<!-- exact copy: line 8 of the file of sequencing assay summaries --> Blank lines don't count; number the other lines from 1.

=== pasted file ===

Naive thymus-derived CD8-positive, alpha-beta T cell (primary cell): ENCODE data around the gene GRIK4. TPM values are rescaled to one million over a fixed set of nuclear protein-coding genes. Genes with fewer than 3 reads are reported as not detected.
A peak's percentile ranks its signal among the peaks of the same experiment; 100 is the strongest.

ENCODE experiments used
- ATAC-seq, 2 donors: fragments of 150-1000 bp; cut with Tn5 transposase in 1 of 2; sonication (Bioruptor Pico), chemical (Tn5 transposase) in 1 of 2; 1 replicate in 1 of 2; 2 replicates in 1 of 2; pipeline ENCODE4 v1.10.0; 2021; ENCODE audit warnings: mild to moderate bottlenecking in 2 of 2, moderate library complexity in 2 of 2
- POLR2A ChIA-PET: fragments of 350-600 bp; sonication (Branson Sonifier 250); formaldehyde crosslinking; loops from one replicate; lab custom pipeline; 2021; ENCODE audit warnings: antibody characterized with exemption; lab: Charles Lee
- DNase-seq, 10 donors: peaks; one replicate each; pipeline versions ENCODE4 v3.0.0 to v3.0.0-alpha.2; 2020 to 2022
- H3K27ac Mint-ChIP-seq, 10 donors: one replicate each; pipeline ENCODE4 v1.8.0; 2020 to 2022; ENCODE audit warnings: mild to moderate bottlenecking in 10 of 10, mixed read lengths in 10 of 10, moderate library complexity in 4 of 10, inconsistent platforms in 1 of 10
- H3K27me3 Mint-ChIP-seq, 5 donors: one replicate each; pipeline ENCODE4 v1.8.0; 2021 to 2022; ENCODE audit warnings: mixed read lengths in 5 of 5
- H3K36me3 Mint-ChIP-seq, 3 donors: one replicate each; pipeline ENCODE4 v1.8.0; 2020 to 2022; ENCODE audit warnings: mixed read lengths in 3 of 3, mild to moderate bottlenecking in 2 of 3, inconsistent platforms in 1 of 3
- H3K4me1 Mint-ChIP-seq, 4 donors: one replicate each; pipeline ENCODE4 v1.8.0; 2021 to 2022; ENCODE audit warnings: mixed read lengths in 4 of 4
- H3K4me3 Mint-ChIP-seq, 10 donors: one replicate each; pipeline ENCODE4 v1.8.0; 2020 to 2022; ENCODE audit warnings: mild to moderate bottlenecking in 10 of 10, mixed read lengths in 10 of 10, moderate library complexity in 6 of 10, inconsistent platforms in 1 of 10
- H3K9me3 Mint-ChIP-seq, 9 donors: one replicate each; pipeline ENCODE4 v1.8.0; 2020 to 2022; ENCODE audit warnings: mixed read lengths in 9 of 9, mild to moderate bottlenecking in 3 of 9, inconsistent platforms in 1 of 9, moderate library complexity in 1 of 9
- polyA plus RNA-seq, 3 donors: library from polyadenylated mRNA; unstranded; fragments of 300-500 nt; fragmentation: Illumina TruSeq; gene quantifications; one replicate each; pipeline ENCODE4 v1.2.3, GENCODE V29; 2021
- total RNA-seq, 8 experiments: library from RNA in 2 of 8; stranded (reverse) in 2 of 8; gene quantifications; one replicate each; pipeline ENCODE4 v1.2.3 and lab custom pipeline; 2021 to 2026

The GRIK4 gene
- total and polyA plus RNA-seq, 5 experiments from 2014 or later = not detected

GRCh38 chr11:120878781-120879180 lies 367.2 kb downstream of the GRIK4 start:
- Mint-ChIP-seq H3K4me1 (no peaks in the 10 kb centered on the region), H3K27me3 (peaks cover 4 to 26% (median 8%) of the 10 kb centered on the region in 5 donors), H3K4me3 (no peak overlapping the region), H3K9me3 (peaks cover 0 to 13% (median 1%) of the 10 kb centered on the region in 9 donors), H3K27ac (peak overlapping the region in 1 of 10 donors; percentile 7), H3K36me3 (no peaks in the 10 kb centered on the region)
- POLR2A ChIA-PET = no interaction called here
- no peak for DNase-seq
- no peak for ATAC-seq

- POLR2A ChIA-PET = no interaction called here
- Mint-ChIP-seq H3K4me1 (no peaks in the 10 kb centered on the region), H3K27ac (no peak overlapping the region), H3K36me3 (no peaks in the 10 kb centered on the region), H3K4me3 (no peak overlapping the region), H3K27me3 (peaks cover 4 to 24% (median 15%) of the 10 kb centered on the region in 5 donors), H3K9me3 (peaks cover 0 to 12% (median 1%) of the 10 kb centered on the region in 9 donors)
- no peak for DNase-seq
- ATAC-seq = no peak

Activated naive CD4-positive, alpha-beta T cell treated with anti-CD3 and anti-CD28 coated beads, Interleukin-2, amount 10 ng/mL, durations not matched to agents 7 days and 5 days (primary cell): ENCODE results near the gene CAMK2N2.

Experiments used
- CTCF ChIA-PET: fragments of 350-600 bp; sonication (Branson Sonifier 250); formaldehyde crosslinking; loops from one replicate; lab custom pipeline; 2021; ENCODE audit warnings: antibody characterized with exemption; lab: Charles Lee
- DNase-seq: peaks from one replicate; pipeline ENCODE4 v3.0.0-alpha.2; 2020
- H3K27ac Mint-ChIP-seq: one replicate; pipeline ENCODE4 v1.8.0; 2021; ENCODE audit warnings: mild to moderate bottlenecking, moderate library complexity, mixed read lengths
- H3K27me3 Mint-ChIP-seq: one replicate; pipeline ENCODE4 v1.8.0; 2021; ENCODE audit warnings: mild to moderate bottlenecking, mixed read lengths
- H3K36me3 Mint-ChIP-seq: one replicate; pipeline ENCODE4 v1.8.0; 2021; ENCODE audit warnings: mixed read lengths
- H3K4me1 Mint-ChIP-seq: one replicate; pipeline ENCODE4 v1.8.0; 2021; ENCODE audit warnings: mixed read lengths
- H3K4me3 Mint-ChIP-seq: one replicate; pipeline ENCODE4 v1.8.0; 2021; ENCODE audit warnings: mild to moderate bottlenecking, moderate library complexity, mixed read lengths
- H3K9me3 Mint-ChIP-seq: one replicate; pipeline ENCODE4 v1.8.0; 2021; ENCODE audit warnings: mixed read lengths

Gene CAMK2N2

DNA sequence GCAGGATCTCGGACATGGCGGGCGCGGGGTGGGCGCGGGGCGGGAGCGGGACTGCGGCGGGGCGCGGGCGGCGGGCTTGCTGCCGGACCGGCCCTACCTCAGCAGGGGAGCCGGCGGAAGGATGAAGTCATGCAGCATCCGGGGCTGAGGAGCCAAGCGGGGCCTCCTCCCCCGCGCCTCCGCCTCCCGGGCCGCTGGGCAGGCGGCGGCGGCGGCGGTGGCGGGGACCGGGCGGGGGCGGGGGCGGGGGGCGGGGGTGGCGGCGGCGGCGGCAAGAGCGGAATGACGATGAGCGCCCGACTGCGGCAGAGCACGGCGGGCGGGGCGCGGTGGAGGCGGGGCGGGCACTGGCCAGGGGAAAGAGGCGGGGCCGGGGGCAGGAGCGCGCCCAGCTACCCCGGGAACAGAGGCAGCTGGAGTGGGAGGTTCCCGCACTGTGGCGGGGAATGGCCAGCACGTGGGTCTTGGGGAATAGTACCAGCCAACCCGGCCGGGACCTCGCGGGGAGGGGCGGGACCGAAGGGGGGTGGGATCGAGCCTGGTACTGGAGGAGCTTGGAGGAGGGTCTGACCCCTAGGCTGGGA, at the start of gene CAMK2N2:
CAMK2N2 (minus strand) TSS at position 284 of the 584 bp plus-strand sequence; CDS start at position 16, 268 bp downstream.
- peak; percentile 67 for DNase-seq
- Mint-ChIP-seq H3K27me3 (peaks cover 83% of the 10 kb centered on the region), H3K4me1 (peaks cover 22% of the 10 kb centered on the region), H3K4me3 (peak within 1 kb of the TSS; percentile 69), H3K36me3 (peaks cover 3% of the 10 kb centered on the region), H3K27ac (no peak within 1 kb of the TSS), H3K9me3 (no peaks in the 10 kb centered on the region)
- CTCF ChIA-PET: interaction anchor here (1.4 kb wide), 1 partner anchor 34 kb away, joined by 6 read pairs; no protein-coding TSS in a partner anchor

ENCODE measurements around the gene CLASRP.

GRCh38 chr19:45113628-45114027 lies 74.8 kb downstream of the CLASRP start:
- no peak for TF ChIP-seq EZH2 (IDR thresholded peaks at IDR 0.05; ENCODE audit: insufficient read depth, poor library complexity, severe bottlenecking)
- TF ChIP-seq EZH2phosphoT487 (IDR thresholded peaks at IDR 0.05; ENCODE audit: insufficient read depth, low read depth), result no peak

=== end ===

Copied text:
- H3K27me3 Mint-ChIP-seq, 5 donors: one replicate each; pipeline ENCODE4 v1.8.0; 2021 to 2022; ENCODE audit warnings: mixed read lengths in 5 of 5